While the short-term market outlook looks quite precarious, investors seeking buys for the long term are likely finding tons of value possibilities after the sizable pullback in stocks so far this year. CNBC PRO ran a screen looking for the cheapest stocks relative to the rest of the market and their historical valuations. Here’s the criteria: Cheap relative to the market: Forward P/E below 17.38 (The S & P 500’s current forward P/E.) Cheap relative to history: Current forward P/E 50% below its average valuation for the last five years Earnings holding up: EPS for this year expected by analysts to increase or fall no more than 5% Here are the 9 S & P 500 stocks that made the cut: Ford tops the list with its valuation collapsing this year as investors lost some of their enthusiasm for its electric vehicles, causing the shares to return to a price-earnings ratio more befitting a century-old automaker. Still, many on Wall Street believe this valuation isn’t giving Ford enough credit for its long-term electric vehicle growth plan. “If U.S. auto data points indeed prove reassuring in the coming months, we think sentiment in Ford shares can improve, particularly since the underlying company story (including key EV launches/ramps) appears to be heading in the right direction, which suggests the stock should react well to favorable auto cycle developments,” stated a Citigroup note last week. It told clients the shares could rise over the next three months. Note that forward P/E is the price-earnings ratio based on earnings estimates for the next 12 months. The rest of the list includes pandemic darlings Netflix and Moderna , whose valuations have both come crashing back to earth as the U.S. tries to move on from Covid. Note that the list is not all beaten-up shares. A couple energy stocks make the list with an expected earnings surge this year due to high oil prices making those shares appear cheap. Exxon Mobil sports a forward P/E of just 10.7 these days, which hasn’t gone unnoticed by Wall Street. Evercore ISI upgraded Exxon on Tuesday, saying the stock is still cheap after a 61% price surge this year. “Considering the longer energy cycle ahead and the stronger earnings (rising returns) profile at XOM (and Integrated Oil peers) we do think a consideration of the ‘right’ multiple is worthwhile,” wrote the analyst in a note. To be sure, outside of the energy stocks, most of the names are cheap for a reason. If a recession hits, shares like Ford could continue to get cheaper as auto sales take a big hit. But if the U.S. avoids a significant economic downturn, it could be a historic buying opportunity for some of these stocks. —With reporting by Michael Bloom This post has been syndicated from a third-party source. View the original article here.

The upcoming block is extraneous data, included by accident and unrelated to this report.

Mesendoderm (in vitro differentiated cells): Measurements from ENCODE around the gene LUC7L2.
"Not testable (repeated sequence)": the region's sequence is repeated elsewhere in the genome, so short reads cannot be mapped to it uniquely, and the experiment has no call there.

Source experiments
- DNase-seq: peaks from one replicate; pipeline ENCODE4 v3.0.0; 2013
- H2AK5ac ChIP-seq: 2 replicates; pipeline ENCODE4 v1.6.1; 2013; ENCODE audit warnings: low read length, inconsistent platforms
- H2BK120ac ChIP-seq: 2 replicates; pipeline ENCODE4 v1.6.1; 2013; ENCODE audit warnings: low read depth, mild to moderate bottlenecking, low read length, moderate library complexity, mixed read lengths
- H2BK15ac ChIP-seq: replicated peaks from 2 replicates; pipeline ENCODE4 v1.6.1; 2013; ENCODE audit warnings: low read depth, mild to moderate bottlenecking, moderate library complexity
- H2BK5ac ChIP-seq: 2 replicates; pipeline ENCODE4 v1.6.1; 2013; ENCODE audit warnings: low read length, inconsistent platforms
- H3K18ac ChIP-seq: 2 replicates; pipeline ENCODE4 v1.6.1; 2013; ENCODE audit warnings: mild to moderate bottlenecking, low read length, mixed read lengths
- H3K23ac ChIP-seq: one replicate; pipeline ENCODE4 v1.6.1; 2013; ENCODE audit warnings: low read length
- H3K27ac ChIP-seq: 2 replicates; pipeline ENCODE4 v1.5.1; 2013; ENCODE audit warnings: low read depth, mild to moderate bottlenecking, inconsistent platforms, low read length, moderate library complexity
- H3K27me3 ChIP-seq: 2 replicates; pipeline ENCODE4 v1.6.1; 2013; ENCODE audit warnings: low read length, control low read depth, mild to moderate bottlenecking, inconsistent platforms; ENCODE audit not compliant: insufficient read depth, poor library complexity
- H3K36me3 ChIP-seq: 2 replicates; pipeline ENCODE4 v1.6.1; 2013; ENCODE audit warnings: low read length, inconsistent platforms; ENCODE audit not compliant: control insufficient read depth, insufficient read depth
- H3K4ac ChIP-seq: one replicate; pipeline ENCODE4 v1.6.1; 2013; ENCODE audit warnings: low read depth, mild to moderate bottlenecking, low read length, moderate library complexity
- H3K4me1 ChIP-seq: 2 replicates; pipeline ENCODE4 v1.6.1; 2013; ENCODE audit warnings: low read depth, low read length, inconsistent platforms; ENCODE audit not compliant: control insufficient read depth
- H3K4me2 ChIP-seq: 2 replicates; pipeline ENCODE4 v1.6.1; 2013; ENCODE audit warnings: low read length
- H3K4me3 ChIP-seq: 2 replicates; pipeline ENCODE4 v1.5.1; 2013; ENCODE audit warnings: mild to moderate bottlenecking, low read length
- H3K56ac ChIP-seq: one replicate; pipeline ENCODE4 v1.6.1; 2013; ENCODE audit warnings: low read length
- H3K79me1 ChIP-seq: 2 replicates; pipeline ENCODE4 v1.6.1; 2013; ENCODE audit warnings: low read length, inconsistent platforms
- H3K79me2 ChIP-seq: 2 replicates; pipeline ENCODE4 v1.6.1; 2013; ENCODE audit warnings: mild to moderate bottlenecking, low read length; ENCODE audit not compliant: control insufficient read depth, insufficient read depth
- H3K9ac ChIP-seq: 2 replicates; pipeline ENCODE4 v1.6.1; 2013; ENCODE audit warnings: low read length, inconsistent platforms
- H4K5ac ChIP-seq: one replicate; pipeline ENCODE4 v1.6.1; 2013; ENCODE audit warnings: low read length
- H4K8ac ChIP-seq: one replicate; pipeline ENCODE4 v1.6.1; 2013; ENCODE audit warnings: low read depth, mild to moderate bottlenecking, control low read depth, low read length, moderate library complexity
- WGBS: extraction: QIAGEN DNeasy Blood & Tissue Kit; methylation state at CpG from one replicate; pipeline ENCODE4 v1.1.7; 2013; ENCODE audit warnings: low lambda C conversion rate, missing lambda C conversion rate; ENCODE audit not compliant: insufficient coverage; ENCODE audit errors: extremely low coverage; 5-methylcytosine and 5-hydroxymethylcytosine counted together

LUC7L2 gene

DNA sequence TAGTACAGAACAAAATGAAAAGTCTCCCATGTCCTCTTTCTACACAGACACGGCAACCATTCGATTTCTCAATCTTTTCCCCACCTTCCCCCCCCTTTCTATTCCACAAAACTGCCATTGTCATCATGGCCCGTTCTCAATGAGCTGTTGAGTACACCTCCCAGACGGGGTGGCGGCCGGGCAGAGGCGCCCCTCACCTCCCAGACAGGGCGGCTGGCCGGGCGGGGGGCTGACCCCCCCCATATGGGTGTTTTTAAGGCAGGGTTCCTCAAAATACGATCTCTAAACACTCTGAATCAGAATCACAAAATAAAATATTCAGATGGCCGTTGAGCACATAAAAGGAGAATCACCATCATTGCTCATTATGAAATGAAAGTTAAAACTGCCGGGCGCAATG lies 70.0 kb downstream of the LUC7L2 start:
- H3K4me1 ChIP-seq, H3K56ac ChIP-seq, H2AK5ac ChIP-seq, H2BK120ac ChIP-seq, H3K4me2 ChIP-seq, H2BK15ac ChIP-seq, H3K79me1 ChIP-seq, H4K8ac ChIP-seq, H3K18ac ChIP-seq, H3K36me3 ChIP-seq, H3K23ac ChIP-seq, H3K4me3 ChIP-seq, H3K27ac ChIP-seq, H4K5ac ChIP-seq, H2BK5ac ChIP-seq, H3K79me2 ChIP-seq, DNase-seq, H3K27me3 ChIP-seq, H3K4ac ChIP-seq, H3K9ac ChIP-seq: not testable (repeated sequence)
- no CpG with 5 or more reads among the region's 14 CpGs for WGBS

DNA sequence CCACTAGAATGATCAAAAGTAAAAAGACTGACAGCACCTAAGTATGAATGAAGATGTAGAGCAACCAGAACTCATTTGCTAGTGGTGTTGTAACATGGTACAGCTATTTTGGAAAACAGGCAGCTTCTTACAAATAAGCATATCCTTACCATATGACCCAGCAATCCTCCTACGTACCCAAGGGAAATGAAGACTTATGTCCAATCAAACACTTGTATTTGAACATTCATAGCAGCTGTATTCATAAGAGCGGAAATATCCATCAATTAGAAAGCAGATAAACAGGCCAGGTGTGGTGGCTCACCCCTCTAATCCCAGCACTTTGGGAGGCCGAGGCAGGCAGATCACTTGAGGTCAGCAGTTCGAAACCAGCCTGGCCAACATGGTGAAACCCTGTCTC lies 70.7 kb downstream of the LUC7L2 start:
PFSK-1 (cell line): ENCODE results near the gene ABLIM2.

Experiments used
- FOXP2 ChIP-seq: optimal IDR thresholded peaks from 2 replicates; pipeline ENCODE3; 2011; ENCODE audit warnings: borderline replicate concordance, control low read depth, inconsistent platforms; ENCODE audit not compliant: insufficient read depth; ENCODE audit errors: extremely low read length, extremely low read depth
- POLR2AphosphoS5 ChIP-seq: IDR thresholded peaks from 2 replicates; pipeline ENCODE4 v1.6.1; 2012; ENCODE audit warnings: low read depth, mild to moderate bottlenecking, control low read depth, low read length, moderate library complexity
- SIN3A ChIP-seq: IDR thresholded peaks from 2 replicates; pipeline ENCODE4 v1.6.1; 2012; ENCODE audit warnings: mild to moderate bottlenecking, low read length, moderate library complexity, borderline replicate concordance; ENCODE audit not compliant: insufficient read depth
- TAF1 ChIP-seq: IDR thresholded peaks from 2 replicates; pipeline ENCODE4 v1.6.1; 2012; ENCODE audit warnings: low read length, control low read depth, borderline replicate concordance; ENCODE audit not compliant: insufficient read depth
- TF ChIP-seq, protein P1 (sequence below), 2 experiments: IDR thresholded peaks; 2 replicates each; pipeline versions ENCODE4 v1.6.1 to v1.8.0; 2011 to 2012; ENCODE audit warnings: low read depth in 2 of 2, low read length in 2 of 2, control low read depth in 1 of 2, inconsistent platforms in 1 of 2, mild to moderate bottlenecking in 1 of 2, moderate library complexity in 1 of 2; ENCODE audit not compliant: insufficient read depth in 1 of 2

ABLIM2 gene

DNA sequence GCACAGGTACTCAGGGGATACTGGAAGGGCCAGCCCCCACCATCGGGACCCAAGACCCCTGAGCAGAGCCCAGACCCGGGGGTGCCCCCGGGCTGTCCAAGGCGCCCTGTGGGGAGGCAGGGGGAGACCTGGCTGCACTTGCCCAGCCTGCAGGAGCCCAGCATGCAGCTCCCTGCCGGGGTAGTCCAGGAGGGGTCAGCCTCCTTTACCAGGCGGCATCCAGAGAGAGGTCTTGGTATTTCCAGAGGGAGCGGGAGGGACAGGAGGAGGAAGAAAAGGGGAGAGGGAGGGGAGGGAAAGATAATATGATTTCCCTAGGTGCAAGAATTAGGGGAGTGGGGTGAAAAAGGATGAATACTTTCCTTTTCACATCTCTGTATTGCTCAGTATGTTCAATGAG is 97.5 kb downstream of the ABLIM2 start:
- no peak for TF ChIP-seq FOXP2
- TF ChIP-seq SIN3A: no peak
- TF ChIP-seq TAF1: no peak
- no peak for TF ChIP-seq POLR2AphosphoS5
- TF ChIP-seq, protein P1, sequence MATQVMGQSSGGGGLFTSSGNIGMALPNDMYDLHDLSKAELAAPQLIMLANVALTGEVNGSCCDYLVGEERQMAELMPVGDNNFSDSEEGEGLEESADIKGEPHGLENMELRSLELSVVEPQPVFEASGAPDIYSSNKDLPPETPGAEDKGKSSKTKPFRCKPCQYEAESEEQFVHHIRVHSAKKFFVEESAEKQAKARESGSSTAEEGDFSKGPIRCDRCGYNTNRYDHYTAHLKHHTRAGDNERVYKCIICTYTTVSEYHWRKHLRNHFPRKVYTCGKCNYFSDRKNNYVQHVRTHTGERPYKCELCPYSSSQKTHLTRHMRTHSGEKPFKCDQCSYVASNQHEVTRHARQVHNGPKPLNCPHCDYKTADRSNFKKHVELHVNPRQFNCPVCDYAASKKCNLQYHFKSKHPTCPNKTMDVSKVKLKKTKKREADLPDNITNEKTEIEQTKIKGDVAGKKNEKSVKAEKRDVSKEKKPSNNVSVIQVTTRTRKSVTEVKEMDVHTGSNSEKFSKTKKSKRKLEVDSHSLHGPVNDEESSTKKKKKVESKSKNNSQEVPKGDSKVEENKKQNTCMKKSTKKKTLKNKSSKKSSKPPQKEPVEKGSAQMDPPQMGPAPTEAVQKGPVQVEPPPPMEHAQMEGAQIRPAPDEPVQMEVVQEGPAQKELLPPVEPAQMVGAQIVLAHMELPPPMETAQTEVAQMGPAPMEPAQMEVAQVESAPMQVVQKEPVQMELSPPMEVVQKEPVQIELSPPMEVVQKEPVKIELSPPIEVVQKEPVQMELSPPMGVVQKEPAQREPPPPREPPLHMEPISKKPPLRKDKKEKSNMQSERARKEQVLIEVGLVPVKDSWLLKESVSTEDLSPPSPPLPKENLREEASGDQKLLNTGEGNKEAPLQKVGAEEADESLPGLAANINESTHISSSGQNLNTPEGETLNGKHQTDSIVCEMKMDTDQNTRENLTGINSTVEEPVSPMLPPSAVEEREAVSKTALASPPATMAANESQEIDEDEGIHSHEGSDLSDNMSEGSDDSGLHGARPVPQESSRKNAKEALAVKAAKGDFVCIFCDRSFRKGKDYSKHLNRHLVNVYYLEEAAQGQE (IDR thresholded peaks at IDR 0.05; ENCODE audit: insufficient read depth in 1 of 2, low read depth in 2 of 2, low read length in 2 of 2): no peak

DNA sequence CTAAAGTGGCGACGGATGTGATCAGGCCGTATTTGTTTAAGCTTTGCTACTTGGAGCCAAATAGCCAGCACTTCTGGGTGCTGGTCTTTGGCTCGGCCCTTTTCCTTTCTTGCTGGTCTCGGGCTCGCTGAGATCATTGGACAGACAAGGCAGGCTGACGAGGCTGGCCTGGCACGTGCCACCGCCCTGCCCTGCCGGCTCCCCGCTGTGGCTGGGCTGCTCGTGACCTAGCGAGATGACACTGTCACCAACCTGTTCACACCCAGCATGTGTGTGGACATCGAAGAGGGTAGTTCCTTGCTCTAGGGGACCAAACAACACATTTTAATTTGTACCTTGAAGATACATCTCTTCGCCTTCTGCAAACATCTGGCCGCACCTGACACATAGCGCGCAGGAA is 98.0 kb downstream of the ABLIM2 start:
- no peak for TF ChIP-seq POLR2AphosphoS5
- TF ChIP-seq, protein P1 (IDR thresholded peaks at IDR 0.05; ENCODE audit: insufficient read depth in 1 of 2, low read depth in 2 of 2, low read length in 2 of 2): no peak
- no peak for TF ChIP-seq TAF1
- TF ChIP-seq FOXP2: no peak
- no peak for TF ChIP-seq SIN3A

here.This post has been syndicated from a third-party source. View the original article